alert on new publications and immediately purchased it online (ISBN 9780838935934 ; $50
.) It arrived in the mail just today, and I thought “How marvelous! Just in time for my blog post! The book itself is a mere 122 pages, replete with chapters devoted to enumerating the kind of skills a mentor should have,
with techniques for successful development
, education and training. Also included are guidelines for establishing formal and informal mentoring arrangements,
with a chapter devoted to mentoring librarians electronically. The book flap boasts “In this useful book, Lee shows librarians how mentoring can be both personally satisfying and a path to career development.” Besides the requisite bibliography and index, this handbook includes appendices with forms for requests, proposals, and promotion review timetable . Of interest, too, are the case studies
from two academic institutions. However, both volunteers
and school librarians
are given space, so those who are not planning mentorship in RAS will still wish to give this volume and careful read. Finally, the book jacket suggests other related titles
, such as Coaching in the Library: A management Strategy for achieving excellence 2nd ed.
By Ruth F. Metz and Succession planning in the library: Developing leaders, managing change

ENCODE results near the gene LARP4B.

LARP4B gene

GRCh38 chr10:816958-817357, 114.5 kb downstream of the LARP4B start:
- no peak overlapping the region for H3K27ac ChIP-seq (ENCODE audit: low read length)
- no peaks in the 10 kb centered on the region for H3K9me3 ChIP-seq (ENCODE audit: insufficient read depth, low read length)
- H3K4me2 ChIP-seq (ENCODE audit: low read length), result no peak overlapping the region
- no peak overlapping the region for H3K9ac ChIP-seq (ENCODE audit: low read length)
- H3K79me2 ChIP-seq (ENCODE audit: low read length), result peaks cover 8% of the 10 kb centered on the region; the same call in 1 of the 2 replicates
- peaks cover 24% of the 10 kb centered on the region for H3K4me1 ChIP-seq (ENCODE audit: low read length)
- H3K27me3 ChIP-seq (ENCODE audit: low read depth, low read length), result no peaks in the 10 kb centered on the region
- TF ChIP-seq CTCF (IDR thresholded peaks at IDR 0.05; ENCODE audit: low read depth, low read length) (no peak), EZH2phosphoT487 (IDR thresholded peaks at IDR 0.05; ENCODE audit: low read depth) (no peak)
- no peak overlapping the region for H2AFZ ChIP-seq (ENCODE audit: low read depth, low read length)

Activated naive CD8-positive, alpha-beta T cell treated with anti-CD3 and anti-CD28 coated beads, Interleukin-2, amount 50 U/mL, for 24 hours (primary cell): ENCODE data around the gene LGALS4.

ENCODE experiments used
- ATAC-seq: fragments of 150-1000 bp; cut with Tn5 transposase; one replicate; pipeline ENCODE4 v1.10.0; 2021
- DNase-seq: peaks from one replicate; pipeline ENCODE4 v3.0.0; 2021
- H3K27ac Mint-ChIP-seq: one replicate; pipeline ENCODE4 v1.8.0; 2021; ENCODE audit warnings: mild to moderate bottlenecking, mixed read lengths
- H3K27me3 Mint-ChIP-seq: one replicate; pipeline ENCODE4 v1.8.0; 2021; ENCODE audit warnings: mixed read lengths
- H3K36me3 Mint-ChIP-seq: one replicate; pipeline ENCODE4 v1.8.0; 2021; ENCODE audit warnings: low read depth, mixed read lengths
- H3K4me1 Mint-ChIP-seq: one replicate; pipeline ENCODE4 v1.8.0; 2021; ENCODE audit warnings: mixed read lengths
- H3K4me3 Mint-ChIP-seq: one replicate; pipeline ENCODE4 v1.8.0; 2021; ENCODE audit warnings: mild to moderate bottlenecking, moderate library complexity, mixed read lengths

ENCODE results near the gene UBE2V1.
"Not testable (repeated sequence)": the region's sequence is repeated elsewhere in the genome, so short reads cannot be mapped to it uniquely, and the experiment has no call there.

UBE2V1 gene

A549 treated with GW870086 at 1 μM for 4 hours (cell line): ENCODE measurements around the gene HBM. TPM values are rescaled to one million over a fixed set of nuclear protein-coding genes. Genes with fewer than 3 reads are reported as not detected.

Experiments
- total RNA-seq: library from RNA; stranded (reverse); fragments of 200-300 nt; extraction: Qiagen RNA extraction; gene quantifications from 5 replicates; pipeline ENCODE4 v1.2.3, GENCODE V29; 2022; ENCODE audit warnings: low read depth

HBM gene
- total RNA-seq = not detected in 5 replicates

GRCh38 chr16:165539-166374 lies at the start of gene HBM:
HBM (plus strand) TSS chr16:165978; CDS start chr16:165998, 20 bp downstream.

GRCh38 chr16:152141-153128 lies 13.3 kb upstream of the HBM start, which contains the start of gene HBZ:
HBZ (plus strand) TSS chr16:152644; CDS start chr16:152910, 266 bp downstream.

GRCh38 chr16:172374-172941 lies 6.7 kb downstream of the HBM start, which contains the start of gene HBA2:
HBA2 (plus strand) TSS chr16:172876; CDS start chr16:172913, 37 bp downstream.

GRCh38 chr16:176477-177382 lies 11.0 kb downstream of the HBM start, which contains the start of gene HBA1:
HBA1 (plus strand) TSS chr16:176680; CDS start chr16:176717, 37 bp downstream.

by Paul M Singer with Gail Griffith. These books may be order at www.alastore.ala.org
or 866.746.7252!Happy Mentoring!
Remember to send your stories, lessons learned, and feedback to be shared with others. Look for me, too, on Facebook
, and Twitter
. I often post to AJL, but have my own Twitter account (NYLibrarians). Other contact information: ajlmentoring AT gmail.com
Stephanie.L.Gross. Best of luck to you all in 2011! I plan to be at the convention in June, so do send me ideas for sessions
or general ideas for PR and outreach. You need not be a library student, and librarians in transition as well as newly-minted librarians are warmly encouraged to become involved.
posted on January 10,
Tomorrow, Wednesday January 12 will find AJL- and hopefully you- participating in its second Facebook Friday live chat on Facebook.The details:Who: Daniel Stuhlman, blogger and AJL librarianWhere: AJL's Facebook page here.When: Wednesday, January 12 at 11amCST/12pmESTWhat: A live Q&A chat on library marketing.You must "like" AJL on Facebook in order to participate. To ask questions, just use the "Status Update" tool.You can find a full transcript of last week's Facebook Friday chat with Ann Abrams of Temple Israel, Boston, here
. Ann answered questions on running a synagogue library.
Want more Facebook Friday? Want to be a guest host? Email Marie Cloutier at mcloutier at jewishlibraries.org by the end of January.
posted on December 26,
During the month of January 2011, AJL will be presenting three programs in a new initiative called Facebook Fridays
The complete schedule is still under construction but we have our first program lined up on Friday, January 7
, with librarian Ann Abrams of Boston's Temple Israel.
Ann will answer questions for an hour starting at noon EST on the subject of running a small synagogue library. She has been the librarian at Temple Israel for a number of years and has a lot of expertise on this important subject.Here are the details: What: How to run a small synagogue library.Who: Ann Abrams, librarian at Temple Israel, Boston.When: Friday, January 7, 2011 at 12:00 noon EST